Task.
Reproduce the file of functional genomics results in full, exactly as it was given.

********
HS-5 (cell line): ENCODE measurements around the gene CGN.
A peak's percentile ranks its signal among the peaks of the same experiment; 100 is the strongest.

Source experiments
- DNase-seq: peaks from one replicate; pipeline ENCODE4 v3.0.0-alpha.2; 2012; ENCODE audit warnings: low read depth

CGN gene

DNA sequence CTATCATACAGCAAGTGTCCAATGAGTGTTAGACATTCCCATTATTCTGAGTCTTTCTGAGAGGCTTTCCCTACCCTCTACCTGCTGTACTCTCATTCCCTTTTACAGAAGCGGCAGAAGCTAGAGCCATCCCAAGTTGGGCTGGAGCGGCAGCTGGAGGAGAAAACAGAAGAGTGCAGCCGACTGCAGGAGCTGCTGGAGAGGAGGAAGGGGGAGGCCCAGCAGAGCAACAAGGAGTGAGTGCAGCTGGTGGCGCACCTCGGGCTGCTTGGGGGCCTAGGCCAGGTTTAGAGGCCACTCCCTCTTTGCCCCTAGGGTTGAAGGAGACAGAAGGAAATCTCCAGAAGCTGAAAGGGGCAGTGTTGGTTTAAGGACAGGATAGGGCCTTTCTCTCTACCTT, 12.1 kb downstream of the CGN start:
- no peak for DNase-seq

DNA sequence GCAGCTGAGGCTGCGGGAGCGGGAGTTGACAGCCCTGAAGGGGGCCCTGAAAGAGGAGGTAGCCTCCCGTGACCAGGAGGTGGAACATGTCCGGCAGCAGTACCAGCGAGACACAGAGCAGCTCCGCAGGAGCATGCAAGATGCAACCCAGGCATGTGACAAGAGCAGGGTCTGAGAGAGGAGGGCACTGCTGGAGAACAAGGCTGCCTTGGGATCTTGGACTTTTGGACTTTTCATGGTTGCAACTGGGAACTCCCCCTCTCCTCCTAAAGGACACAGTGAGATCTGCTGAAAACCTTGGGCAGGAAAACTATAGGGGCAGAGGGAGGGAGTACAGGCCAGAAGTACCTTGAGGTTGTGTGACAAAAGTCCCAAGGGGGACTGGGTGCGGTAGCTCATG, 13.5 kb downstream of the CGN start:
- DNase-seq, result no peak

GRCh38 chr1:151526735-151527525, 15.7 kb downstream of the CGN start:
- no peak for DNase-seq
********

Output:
HS-5 (cell line): ENCODE measurements around the gene CGN.
A peak's percentile ranks its signal among the peaks of the same experiment; 100 is the strongest.

Source experiments
- DNase-seq: peaks from one replicate; pipeline ENCODE4 v3.0.0-alpha.2; 2012; ENCODE audit warnings: low read depth

CGN gene

DNA sequence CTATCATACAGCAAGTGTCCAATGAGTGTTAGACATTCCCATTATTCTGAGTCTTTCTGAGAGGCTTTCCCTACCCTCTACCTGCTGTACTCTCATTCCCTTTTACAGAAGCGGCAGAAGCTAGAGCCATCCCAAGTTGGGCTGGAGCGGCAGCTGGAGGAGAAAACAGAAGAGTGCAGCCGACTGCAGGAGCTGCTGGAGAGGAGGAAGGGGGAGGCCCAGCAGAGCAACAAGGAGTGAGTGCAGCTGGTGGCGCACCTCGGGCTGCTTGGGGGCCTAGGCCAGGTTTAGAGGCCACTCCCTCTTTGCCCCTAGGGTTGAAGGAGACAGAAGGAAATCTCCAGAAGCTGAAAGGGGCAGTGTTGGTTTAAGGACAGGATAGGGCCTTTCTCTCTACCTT, 12.1 kb downstream of the CGN start:
- no peak for DNase-seq

DNA sequence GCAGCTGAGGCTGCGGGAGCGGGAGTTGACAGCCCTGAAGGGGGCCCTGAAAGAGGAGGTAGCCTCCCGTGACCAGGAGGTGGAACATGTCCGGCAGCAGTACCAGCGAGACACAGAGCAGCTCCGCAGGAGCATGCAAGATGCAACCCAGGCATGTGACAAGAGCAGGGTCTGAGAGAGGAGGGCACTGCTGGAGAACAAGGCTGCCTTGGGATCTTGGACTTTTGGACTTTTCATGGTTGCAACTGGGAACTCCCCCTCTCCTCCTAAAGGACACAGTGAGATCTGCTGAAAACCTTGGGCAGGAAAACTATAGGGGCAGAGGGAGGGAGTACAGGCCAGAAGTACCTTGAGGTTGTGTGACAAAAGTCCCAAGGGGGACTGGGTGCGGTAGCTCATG, 13.5 kb downstream of the CGN start:
- DNase-seq, result no peak

GRCh38 chr1:151526735-151527525, 15.7 kb downstream of the CGN start:
- no peak for DNase-seq